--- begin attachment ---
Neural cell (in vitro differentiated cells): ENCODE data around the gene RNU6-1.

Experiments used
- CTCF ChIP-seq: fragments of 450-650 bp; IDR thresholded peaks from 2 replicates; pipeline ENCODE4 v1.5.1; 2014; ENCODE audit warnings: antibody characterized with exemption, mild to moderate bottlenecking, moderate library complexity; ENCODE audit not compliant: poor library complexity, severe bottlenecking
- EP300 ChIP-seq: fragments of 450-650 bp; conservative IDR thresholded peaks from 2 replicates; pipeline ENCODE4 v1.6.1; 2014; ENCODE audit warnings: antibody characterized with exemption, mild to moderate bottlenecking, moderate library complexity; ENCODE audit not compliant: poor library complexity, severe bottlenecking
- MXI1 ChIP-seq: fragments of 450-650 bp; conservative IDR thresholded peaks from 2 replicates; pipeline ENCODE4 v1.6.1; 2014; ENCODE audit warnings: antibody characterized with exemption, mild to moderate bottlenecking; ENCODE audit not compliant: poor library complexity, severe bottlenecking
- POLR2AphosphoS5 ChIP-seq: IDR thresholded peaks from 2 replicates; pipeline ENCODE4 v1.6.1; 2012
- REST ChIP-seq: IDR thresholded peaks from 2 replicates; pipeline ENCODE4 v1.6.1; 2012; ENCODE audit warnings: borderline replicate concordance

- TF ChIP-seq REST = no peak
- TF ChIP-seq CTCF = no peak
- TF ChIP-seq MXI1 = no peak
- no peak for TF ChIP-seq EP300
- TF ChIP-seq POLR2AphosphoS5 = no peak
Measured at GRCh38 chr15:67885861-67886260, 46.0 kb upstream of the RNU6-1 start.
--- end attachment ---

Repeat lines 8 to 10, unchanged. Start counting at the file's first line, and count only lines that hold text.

- TF ChIP-seq REST = no peak
- TF ChIP-seq CTCF = no peak
- TF ChIP-seq MXI1 = no peak